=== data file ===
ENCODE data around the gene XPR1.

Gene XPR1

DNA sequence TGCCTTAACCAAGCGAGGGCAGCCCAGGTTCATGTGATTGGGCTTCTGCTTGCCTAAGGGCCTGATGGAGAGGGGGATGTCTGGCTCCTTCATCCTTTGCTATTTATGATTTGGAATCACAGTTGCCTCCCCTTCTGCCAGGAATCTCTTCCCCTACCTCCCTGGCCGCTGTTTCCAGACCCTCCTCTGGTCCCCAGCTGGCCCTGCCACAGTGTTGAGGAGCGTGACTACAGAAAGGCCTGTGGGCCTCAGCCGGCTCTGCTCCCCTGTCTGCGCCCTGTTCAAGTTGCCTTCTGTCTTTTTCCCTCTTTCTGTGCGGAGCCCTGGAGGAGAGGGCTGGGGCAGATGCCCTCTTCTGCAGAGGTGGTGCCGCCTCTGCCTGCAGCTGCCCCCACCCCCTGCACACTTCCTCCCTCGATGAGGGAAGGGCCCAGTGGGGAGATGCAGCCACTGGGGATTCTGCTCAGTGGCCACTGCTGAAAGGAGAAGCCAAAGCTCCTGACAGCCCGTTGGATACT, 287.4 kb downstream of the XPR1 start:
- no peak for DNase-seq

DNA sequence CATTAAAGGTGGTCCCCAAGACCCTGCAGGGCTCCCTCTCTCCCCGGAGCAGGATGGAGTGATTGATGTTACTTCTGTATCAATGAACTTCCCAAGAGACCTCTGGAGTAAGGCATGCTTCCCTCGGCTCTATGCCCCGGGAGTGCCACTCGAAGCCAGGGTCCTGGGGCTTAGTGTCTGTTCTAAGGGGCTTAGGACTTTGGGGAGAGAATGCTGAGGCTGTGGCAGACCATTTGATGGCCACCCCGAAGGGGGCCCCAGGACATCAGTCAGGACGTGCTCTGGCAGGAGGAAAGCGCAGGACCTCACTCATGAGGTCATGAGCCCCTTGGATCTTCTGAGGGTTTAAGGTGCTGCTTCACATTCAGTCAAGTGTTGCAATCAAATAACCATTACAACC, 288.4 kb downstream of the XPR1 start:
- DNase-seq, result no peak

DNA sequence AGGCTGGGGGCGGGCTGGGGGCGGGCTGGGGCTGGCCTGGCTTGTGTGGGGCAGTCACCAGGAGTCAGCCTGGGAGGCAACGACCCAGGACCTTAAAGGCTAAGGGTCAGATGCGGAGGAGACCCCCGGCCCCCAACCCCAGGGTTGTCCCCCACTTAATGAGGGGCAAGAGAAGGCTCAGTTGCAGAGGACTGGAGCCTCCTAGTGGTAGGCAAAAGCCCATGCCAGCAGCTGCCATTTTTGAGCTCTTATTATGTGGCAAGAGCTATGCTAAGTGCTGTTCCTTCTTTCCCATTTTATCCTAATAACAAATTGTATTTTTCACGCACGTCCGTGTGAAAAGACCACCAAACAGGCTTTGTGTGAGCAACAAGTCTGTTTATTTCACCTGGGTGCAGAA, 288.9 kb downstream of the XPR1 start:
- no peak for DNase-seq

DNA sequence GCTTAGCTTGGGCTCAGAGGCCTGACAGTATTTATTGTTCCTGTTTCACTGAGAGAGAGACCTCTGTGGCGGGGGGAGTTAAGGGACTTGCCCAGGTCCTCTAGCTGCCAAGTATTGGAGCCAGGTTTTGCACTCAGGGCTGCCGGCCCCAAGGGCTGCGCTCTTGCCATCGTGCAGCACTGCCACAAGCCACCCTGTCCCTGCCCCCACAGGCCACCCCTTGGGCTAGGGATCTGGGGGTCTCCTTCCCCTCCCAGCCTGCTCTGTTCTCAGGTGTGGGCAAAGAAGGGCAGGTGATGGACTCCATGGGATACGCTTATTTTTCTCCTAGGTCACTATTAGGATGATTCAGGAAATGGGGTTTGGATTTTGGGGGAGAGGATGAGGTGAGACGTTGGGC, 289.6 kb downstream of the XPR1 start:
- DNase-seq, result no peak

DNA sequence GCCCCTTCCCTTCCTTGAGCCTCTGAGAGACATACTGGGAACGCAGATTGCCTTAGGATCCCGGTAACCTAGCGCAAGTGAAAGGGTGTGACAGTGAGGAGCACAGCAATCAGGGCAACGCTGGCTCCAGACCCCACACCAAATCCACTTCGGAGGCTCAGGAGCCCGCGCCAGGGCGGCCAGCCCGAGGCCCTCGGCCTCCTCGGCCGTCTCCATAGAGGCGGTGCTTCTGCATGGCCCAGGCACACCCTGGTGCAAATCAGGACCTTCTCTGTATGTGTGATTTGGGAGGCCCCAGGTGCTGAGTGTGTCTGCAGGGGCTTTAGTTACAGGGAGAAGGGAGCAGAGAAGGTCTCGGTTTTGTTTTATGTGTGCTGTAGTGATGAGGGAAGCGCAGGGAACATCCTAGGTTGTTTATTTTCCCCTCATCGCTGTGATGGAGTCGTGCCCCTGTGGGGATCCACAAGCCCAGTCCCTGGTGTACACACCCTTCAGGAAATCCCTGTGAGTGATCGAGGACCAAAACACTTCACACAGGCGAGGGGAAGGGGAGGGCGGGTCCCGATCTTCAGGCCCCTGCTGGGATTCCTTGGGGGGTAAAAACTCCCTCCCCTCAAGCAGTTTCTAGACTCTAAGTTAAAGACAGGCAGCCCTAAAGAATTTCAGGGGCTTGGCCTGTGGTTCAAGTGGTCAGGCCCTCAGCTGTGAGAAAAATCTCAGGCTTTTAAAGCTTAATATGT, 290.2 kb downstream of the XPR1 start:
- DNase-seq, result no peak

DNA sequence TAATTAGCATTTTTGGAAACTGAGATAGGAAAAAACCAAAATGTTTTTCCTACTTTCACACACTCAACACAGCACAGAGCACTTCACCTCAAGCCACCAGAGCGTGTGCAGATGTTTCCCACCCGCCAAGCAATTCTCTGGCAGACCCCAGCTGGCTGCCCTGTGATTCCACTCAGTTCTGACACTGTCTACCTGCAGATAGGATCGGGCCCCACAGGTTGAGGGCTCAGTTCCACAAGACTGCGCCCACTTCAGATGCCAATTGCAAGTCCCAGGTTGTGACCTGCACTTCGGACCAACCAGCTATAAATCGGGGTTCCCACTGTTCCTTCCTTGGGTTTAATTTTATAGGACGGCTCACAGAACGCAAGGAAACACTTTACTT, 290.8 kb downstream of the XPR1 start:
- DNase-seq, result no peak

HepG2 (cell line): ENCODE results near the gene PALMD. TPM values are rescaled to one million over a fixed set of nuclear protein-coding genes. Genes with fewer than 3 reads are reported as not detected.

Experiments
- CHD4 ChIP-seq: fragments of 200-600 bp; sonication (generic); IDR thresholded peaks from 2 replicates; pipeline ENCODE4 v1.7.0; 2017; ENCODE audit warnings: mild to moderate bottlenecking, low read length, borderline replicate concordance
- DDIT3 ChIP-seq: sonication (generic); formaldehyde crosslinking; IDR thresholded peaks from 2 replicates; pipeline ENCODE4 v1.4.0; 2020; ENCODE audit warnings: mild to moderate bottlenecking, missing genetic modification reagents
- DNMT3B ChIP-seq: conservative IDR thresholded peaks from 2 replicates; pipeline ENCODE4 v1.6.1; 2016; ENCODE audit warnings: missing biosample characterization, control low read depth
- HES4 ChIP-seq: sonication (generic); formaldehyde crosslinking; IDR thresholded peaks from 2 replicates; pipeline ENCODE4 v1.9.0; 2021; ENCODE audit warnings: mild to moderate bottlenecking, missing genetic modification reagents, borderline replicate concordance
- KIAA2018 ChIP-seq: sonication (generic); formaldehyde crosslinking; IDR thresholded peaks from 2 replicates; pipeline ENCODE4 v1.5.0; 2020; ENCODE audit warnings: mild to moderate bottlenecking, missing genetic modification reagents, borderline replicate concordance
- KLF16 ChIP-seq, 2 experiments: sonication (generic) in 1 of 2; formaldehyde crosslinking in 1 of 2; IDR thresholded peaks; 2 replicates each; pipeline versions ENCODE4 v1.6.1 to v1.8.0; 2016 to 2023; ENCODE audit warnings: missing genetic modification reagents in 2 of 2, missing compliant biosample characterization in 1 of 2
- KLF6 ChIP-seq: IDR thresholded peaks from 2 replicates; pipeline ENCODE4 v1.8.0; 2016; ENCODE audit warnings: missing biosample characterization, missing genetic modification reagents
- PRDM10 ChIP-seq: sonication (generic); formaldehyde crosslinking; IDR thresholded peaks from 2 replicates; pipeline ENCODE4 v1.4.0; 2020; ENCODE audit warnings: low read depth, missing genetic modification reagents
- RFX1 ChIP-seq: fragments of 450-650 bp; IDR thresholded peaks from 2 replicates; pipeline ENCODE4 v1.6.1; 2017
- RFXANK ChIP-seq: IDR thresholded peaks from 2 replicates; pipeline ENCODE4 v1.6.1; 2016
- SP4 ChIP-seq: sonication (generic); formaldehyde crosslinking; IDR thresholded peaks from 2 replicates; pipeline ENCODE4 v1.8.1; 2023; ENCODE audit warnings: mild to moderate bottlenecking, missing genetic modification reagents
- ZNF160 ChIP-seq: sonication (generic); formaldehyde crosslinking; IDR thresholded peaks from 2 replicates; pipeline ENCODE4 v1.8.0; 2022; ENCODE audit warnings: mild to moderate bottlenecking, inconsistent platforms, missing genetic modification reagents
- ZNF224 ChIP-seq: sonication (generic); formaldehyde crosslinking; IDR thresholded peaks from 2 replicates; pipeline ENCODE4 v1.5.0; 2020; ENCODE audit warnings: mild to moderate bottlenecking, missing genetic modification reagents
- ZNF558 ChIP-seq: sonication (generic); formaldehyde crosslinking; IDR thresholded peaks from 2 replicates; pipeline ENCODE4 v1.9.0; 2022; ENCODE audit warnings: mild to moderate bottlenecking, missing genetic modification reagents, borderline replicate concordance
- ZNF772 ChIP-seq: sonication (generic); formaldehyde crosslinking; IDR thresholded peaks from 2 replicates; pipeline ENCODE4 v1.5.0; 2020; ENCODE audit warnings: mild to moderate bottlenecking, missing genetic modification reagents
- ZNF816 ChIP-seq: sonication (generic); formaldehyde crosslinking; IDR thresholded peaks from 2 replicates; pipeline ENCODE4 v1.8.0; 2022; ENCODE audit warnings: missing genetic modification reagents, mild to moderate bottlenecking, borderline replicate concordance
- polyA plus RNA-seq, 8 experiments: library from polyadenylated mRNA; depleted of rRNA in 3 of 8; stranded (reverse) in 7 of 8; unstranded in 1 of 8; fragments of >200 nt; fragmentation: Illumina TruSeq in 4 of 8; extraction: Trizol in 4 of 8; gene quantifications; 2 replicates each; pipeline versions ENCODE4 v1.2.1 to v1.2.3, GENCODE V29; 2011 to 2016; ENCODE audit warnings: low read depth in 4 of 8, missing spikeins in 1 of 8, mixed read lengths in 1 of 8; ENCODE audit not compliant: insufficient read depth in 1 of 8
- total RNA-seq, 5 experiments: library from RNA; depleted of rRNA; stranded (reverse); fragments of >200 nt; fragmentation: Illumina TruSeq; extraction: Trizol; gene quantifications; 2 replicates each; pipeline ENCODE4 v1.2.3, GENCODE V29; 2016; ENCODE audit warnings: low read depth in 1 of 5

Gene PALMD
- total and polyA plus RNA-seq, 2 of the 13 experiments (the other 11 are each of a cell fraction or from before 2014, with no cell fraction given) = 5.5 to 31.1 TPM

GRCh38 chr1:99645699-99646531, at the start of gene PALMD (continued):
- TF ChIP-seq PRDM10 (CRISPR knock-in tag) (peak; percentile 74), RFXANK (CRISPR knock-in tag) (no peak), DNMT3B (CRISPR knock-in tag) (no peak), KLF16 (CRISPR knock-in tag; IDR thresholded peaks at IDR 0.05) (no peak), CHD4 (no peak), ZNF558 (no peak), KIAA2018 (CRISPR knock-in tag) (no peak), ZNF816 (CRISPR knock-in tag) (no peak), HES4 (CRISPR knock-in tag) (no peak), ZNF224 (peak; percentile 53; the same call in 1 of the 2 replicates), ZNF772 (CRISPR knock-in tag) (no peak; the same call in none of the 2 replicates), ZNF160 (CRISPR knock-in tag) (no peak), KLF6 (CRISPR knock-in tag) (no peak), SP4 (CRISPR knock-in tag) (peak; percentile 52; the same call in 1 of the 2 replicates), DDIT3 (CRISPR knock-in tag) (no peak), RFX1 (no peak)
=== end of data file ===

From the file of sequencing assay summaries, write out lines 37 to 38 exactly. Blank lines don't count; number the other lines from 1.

GRCh38 chr1:99645699-99646531, at the start of gene PALMD (continued):
- TF ChIP-seq PRDM10 (CRISPR knock-in tag) (peak; percentile 74), RFXANK (CRISPR knock-in tag) (no peak), DNMT3B (CRISPR knock-in tag) (no peak), KLF16 (CRISPR knock-in tag; IDR thresholded peaks at IDR 0.05) (no peak), CHD4 (no peak), ZNF558 (no peak), KIAA2018 (CRISPR knock-in tag) (no peak), ZNF816 (CRISPR knock-in tag) (no peak), HES4 (CRISPR knock-in tag) (no peak), ZNF224 (peak; percentile 53; the same call in 1 of the 2 replicates), ZNF772 (CRISPR knock-in tag) (no peak; the same call in none of the 2 replicates), ZNF160 (CRISPR knock-in tag) (no peak), KLF6 (CRISPR knock-in tag) (no peak), SP4 (CRISPR knock-in tag) (peak; percentile 52; the same call in 1 of the 2 replicates), DDIT3 (CRISPR knock-in tag) (no peak), RFX1 (no peak)